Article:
The Pioneers

Jacques-Alexander César Charles 1746-1823

Jacques Charles was a mathematician and physicist remembered for his pioneering work with gases and hydrogen balloon flights.

Charles was born on November 12, 1746, in Beaugency, Loire, France; his first job was as a clerk at the Ministry of Finance in Paris. However, his interests eventually turned to science.

Although Charles is relatively unknown, both during his lifetime and currently, he made some contributions to science that he is remembered for.

He redesigned the way hot-air balloons were built. He invented the valve line which enables an operator to release gas from the balloon for an easy descent, the appendix, a tube that lets expanded gas out of the balloon, and the nacelle, a wicker basket that is held onto the balloon by a network of ropes and a wooden hoop. He also suggested the use of "inflammable" hydrogen instead of plain "hot-air".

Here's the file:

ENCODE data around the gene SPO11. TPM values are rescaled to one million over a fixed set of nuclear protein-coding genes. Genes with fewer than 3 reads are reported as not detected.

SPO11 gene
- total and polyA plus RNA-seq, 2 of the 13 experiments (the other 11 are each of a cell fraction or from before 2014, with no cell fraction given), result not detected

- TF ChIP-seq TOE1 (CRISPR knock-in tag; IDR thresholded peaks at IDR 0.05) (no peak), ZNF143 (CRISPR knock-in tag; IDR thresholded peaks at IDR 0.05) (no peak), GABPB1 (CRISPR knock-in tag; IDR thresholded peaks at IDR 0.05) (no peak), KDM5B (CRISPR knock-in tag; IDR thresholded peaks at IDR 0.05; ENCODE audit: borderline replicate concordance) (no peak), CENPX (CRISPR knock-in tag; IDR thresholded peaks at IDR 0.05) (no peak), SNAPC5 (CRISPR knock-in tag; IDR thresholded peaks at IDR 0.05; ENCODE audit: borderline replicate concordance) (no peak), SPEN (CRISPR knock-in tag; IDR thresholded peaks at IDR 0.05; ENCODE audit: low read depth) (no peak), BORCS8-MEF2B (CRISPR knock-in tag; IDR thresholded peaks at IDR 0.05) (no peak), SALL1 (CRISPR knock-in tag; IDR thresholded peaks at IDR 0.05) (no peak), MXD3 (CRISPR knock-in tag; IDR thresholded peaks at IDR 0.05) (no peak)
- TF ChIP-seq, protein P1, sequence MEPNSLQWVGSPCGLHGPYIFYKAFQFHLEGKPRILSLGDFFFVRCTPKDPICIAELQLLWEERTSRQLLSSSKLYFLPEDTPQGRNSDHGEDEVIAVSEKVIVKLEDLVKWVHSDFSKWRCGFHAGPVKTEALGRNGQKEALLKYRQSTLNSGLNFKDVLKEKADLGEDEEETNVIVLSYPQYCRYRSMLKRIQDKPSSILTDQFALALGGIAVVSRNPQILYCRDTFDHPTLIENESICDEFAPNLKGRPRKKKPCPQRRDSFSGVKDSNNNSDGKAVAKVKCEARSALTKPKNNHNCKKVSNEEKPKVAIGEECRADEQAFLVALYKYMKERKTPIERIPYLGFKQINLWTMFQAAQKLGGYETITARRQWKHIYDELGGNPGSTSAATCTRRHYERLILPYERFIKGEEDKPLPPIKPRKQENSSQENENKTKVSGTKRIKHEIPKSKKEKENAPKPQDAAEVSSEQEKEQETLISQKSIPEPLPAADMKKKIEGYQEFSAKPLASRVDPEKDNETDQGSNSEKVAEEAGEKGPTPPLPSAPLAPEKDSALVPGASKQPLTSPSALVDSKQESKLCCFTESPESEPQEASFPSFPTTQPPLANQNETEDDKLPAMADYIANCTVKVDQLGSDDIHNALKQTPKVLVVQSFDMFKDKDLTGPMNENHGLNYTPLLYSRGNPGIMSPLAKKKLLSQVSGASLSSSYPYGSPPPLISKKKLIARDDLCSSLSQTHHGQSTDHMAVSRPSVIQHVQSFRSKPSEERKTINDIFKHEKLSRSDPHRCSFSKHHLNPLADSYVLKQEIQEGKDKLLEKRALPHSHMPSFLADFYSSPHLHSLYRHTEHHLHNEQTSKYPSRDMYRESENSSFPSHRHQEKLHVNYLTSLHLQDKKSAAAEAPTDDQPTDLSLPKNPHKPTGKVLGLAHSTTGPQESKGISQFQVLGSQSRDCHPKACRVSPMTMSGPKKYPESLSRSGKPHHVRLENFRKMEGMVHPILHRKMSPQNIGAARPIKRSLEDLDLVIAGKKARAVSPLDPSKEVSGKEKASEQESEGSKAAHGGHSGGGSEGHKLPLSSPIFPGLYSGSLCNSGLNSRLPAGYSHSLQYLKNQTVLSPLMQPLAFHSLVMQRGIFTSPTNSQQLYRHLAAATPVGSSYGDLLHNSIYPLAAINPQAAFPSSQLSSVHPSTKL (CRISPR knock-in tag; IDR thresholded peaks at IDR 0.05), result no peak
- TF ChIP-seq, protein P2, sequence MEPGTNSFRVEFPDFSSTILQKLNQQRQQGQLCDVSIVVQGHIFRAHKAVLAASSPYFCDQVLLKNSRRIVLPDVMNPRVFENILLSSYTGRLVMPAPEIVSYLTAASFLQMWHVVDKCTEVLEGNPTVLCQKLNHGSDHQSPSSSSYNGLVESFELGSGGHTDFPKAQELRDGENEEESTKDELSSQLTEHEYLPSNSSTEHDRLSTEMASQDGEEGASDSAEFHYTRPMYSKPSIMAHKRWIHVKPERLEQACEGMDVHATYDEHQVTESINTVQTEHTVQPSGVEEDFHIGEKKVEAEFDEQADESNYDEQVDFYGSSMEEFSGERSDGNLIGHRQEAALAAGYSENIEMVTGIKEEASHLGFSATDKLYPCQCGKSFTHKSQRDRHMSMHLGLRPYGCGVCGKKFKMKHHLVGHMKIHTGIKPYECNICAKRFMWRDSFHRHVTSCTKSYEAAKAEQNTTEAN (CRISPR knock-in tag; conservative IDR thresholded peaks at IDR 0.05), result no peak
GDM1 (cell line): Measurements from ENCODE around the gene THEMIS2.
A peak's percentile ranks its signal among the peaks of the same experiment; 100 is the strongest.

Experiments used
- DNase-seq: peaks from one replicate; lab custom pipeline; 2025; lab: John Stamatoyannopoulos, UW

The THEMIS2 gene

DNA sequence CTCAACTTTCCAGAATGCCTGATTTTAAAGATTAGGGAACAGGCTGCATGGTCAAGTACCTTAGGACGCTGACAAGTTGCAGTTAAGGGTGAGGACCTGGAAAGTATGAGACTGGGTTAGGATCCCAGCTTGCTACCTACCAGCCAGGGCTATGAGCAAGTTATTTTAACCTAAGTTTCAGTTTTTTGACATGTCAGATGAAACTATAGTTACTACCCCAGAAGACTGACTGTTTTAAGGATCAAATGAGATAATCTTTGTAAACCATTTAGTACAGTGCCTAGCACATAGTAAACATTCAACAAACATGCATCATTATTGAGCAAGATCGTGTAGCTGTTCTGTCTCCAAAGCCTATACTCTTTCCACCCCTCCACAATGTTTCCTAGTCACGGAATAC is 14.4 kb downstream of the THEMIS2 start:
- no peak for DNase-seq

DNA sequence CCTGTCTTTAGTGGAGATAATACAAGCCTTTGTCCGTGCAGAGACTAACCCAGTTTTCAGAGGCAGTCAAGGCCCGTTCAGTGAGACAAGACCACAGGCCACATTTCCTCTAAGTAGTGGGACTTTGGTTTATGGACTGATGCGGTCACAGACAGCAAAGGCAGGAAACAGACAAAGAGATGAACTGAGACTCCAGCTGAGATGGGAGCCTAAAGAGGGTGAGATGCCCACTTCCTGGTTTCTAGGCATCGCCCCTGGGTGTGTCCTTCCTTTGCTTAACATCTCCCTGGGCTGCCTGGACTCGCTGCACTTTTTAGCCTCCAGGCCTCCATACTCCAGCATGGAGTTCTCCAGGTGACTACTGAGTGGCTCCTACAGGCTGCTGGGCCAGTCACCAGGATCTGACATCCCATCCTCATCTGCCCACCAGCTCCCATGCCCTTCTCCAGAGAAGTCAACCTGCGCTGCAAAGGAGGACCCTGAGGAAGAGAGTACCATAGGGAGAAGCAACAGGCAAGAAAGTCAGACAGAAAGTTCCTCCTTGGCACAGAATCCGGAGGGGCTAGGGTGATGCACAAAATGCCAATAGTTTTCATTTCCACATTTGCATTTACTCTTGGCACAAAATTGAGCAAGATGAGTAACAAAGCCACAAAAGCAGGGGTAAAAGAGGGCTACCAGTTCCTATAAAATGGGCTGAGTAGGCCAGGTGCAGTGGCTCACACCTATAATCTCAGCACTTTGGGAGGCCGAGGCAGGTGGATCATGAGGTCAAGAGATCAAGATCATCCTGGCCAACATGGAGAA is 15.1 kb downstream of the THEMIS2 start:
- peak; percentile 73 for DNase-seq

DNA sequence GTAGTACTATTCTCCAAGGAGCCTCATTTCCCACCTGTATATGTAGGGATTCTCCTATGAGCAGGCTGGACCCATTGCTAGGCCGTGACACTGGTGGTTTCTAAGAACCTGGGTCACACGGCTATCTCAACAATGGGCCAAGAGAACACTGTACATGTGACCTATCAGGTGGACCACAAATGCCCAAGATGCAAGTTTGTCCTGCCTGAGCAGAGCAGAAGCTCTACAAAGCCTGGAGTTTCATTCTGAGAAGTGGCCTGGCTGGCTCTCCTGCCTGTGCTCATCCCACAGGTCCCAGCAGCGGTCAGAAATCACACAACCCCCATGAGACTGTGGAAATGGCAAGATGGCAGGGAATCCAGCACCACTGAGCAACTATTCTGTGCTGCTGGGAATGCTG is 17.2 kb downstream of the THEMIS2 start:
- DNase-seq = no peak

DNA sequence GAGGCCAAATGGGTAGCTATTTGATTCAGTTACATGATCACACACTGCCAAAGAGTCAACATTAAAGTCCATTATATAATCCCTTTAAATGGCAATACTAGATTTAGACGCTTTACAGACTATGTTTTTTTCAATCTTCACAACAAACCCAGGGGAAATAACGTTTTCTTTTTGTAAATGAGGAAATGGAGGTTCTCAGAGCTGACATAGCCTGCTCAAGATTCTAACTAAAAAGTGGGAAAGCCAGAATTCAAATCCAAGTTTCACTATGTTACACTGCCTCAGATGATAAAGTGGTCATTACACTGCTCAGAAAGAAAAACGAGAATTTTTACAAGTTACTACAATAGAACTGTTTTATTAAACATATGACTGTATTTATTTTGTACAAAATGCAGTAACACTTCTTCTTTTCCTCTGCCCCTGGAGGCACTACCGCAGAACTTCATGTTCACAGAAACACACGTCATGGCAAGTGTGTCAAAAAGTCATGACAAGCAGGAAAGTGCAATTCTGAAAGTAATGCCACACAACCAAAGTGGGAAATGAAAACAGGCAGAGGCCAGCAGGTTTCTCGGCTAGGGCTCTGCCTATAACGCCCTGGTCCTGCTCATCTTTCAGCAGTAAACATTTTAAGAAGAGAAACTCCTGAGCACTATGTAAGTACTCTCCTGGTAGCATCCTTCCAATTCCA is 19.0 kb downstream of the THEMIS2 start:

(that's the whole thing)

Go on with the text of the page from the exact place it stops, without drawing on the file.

His work with gases resulted in the forming of Charles' Law in 1787. Although his law is the thing he is probably most famous for, it wasn't published by him. 324

In 1766 the British scientist Henry Cavendish had isolated a gas that was 4 times lighter than air, hydrogen.

So with this evidence on the 27th of August 1783 Charles’ first balloon was released. The balloon was made of silk with a cover of rubber solution varnish to keep the hydrogen inside.

One of the spectators was the American Ambassador to France Benjamin Franklin who replied, when some one asked him of what possible use this new invention could have:

 “And of what use is a new-born baby?”

This discovery was of course the birth of human flight. He died in Paris on April 7, 1823.

Charles Law The volume of a gas equals a constant value multiplied by its temperature as measured on the Kelvin scale




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